I-STOP will vastly enhance the effectiveness of the present prescription tracking system. Its goal is to enable doctors and pharmacists to provide prescription pain medications, and other controlled substances, to patients who truly need them. At the same time, it will arm them with the necessary data to detect potentially dangerous drug interactions, identify patterns of abuse by patients, doctors and pharmacists, help those who suffer from crippling addictions and prevent potential addiction before it starts.
Leaders in law enforcement, the medical community, the Legislature, as well as parent advocates, praised Attorney General Schneiderman’s critical role in shepherding the bill to passage. I-STOP is supported by U.S. Senator Kirsten Gillibrand, as well as a bipartisan coalition of 24 U.S. Representatives from across New York State, 20 addiction treatment provider organizations, the District Attorneys Association of the State of New York, New York State Association of Chiefs of Police, New York State Association of PBA's, and the Police Benevolent Association of the New York State Troopers, Inc.
"This legislation allows our physicians and pharmacists to access real-time prescription histories to ensure that patients' prescription use is legitimate - not lethal. We are doing away with the state's outdated monitoring system, and will now have a modern database that is updated in real time so that no addict or criminal slips through undetected,” saidSenator Andrew J. Lanza. “I am proud to have sponsored this legislation with the Attorney General to give medical professionals the tools they need to improve health care service, stop prescription drug abuse, and most importantly, save lives."
“The lack of an efficient communication system between doctors and pharmacists has contributed to the prescription drug epidemic,” said Assemblyman Michael Cusick. “The I-STOP legislation creates a new apparatus that allows doctors and pharmacists to coalesce in regards to the treatment of patients and hinders the misuse of prescription drugs.”
"This real-time database will not only make it easier for those of us in law enforcement to investigate and prosecute the illegal sales and abuse of prescription narcotics, it will also allow us to prevent the proliferation of these pills on our streets, by stopping them at the point of distribution,” saidStaten Island District Attorney Daniel M. Donovan Jr.“I applaud Attorney General Schneiderman and our state Legislators for creating the standard that will hopefully lead to the creation of a national prescription drug database."
“I want to thank my colleagues Assemblyman Cusick and Senator Lanza for sponsoring the I-STOP legislation and working with Attorney General Schneiderman to get it passed,” said Assemblyman Matthew Titone. “At a time when prescription drug abuse is ravaging families and threatening the lives of countless Staten Islanders, I STOP is an important and necessary step in combating the prescription pill crisis.”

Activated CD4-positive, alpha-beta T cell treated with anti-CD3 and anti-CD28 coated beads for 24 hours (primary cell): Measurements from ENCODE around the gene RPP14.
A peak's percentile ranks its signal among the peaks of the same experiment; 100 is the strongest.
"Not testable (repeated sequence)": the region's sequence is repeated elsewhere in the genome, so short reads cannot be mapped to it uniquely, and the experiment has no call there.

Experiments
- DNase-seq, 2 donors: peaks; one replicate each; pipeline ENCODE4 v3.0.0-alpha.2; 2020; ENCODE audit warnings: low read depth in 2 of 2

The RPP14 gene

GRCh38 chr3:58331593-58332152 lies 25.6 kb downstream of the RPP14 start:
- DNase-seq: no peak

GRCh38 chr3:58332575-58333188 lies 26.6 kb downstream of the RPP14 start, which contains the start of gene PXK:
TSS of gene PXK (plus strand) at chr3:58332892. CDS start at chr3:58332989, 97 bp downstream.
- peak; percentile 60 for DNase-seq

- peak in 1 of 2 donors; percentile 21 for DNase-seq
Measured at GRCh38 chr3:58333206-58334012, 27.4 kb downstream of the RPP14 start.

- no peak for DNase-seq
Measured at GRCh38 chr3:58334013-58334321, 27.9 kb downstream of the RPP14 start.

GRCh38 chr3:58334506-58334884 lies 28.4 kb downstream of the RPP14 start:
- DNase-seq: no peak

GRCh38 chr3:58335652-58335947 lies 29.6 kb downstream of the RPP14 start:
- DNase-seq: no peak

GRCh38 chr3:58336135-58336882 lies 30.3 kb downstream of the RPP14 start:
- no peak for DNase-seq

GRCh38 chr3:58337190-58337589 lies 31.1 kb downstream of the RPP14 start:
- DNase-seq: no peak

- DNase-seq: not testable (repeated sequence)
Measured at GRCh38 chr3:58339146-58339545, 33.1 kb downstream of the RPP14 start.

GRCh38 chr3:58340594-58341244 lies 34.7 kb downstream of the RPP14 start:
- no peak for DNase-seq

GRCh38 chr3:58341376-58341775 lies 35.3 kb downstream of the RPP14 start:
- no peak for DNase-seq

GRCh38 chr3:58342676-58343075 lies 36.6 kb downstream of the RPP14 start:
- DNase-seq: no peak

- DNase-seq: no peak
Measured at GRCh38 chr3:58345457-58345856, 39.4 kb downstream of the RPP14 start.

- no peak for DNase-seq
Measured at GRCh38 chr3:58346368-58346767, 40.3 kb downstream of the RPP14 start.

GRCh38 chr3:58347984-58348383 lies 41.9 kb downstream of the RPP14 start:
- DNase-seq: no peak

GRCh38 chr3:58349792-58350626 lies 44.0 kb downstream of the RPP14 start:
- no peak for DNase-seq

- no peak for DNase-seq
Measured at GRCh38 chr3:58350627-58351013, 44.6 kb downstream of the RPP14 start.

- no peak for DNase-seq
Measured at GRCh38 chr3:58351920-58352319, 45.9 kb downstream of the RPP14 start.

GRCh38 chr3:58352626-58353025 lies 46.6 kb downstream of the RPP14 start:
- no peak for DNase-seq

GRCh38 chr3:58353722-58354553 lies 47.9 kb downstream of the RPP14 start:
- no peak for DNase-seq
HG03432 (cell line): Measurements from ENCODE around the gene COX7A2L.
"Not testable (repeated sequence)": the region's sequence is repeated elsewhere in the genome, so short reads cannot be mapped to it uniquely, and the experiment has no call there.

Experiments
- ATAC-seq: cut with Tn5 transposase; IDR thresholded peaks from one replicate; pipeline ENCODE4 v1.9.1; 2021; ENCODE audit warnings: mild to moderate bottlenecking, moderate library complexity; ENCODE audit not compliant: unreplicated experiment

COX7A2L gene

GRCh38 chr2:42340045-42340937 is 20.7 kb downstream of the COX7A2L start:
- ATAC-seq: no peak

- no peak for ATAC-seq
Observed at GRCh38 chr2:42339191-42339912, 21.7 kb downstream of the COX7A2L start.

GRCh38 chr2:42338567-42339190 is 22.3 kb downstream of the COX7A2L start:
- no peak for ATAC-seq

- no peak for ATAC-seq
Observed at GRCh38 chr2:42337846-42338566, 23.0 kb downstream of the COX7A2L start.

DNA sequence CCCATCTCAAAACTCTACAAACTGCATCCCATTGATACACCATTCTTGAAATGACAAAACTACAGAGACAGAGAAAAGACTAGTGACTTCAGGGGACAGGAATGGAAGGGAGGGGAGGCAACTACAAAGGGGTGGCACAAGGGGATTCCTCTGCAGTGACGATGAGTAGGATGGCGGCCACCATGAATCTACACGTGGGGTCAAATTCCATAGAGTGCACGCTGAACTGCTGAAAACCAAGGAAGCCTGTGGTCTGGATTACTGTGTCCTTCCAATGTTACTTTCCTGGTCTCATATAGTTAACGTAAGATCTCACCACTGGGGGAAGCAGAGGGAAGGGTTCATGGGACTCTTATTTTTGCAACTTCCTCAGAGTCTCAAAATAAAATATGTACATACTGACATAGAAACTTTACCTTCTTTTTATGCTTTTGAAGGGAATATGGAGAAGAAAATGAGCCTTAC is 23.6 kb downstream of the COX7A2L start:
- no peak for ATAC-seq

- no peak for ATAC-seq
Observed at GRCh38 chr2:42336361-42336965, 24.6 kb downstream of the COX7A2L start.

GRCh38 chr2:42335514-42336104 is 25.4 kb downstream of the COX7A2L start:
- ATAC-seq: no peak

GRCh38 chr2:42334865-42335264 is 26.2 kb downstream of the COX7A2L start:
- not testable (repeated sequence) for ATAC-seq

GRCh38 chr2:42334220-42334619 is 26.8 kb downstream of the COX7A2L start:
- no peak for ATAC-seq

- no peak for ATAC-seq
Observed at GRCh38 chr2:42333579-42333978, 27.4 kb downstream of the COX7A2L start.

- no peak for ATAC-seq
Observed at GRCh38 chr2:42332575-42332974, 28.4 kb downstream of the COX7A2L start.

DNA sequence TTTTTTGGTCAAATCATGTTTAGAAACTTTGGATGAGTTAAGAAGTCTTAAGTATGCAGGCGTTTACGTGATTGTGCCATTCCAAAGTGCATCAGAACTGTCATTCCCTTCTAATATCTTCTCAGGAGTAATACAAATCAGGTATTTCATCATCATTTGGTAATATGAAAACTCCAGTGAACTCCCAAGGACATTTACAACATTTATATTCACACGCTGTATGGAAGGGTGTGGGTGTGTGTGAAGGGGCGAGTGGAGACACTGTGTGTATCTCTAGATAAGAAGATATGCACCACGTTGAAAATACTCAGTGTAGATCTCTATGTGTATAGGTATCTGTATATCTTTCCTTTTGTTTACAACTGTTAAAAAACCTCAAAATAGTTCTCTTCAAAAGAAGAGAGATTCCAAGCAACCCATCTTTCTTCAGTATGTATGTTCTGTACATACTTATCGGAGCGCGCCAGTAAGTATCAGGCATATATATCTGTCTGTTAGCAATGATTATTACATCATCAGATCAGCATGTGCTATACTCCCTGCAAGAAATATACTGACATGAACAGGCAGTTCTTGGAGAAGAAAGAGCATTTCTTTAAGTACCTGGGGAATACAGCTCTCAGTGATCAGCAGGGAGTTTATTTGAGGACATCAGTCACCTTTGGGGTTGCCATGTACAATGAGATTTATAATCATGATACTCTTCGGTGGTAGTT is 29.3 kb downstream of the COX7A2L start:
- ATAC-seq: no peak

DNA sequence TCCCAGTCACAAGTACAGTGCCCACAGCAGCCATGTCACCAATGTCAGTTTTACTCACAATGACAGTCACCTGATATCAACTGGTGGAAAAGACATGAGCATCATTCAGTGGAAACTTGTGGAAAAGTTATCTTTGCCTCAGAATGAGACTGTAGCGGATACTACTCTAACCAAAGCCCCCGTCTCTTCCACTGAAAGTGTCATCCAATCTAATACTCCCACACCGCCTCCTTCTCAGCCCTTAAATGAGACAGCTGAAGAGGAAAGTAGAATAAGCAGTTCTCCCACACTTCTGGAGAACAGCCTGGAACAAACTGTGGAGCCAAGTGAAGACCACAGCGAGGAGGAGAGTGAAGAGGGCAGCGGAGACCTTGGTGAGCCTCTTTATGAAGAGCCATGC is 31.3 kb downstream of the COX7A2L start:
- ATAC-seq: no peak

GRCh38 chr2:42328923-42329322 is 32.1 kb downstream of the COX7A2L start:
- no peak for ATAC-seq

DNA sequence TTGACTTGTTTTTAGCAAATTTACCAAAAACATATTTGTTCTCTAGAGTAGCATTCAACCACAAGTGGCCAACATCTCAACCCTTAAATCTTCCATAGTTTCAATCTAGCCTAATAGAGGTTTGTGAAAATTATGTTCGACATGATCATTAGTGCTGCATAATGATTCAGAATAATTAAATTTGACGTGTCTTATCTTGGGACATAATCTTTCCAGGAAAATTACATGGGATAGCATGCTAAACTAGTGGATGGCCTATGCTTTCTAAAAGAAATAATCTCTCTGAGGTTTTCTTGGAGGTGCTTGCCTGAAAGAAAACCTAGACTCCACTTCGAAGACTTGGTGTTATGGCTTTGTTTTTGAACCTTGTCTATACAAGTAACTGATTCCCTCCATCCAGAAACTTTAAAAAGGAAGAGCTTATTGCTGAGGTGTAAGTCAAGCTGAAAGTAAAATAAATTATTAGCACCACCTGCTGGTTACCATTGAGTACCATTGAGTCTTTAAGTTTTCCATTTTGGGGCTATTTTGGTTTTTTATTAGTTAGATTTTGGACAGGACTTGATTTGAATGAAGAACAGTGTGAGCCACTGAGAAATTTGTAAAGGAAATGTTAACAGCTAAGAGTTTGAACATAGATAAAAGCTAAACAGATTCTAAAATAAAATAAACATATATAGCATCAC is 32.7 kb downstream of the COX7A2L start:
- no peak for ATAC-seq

“With Attorney General Schneiderman's I-STOP law, we can help to curb the prescription drug epidemic on Staten Island. Through educating doctors on how to help patients with pain and its new tracking database, this legislation will save lives. This legislation will also help save the state money because its new tracking system will deter fraud, ending the wrongful prescription of pills through the Medicaid program,” saidCouncilwoman Debi Rose. “I commend the Attorney General, Senator Lanza and Assembly Member Cusick for championing this legislation.”
“Prescription drug abuse is a growing crisis on Staten Island and across the state. I applaud the leadership of Attorney General Schneiderman, the Governor's office, Assemblyman Cusick and State Senator Lanza in meeting with the pharmaceutical and medical communities to collaboratively address this issue,” said Dr. David Kim. “The I-STOP plan is a critical first step for doctors, pharmacists and patients in the combat against prescription drug abuse. It is a great example of all stakeholders coming together and working constructively to address this epidemic, saving meaningful lives from being wasted, or even lost."
"I want to thank Attorney General Eric Schneiderman, Senator Andrew Lanza, DA Dan Donovan and Assemblyman Mike Cusick, for getting the I-Stop bill passed. As a pharmacist and owner of a neighborhood pharmacy this bill will definitely make us safer. The Mandating of e-scribing will eliminate forged paper prescriptions," said Pharmacist Robert Annicharico. "Last but by no mean least giving us full access to the new database will allow pharmacists to have a complete picture of a patient's prescription history enabling us do a true drug utilization review. As a member of the community I applaud the passing of this bill that will make Staten Island a safer place especially for my wife and 3 children."